One of the main reasons people misinterpret the “end times” scriptures is that modern Christianity has been virtually cleansed of any understanding of the order of beings that existed before Genesis 1, as well as what existed as a result of Genesis 1. People tend to think that that chapter tells of the creation of a cosmos that did not exist before by a God who was either using the “royal we” to speak to himself, or who was talking to himself in his tripartite being. They have no idea about the existence of the “Sons of God” (ben ‘elohiym in Hebrew), who existed already as of the creative acts of God recounted in Genesis 1.
Perhaps the best introduction to the Sons of God and the Divine Council is the reading of Psalm 82:
Psalm 82:1 God has taken his place in the divine council;
in the midst of the gods he holds judgment:
2 “How long will you judge unjustly
and show partiality to the wicked? Selah
3 Give justice to the weak and the fatherless;
maintain the right of the afflicted and the destitute.
4 Rescue the weak and the needy;
deliver them from the hand of the wicked.”
5 They have neither knowledge nor understanding,
they walk about in darkness;
all the foundations of the earth are shaken.
6 I said, “You are gods,
sons of the Most High, all of you;
7 nevertheless, like men you shall die,
and fall like any prince.”
8 Arise, O God, judge the earth;
for you shall inherit all the nations!
These sons of God had been set up by God as the heads of geopolitical nations on the earth. This happened after the great disobedience at Babel, when many people had refused to spread out across the Earth as God had commanded. Thus did God “divide” the Earth in the days of Peleg. (See Genesis 10:25.) This division is explicitly mentioned here:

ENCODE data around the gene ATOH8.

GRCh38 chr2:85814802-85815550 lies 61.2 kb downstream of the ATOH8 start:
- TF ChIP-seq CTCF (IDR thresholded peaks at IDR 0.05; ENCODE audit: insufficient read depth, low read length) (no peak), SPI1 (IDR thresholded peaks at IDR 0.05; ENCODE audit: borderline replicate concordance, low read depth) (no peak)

Deuteronomy 32:8 When the Most High gave to the nations their inheritance, when he divided mankind, he fixed the borders of the peoples according to the number of the sons of God.
9 But the Lord‘s portion is his people, Jacob his allotted heritage.
This brief account tells of the beginning of nation states under the sons of God (ben ‘elohiym in Hebrew). But the plot thickens, for not only were a great many humans in rebellion to God at this time—so were the sons of God. One of them, known commonly as Satan, had tempted Eve to disobey God, and others had gone so far as to take human wives so that they could have offspring of their own:
Genesis 6:1 When man began to multiply on the face of the land and daughters were born to them, 2 the sons of God saw that the daughters of man were attractive. And they took as their wives any they chose. 3 Then the Lord said, “My Spirit shall not abide in man forever, for he is flesh: his days shall be 120 years.” 4 The Nephilim were on the earth in those days, and also afterward, when the sons of God came in to the daughters of man and they bore children to them. These were the mighty men who were of old, the men of renown.
The Book of Enoch, quoted in Jude 1:14-15, gives considerably more detail in its accounts of this same event, showing that the strife caused by the sin of the sons of God was considerable. Here’s one passage:
1 Enoch 6:1. And it came to pass when the children of men had multiplied that in those days were born unto them beautiful and comely daughters. 2. And the angels, the children of the heaven, saw and lusted after them, and said to one another: ‘Come, let us choose us wives from among the children of men and beget us children.’ …. 7:1. And all the others together with them took unto themselves wives, and each chose for himself one, and they began to go in unto them and to defile themselves with them, and they taught them charms and enchantments, and the cutting of roots, and made them acquainted with plants. 2. And they became pregnant, and they bare great giants, whose height was three thousand ells: 3. Who consumed all the acquisitions of men. And when men could no longer sustain them, 4. the giants turned against them and devoured mankind. 5. And they began to sin against birds, and beasts, and reptiles, and fish, and to devour one another’s flesh, and drink the blood. 6. Then the earth laid accusation against the lawless ones.
The sons of God, who had previously all shouted for joy when God established the Earth (see Job 38:7), were now in open rebellion. It appears that a great many humans went over to them and joined them in their rebellion at Babel, so God interceded by dispersing them:
Genesis 11:8 So the Lord dispersed them from there over the face of all the earth, and they left off building the city. 9 Therefore its name was called Babel, because there the Lord confused the language of all the earth. And from there the Lord dispersed them over the face of all the earth.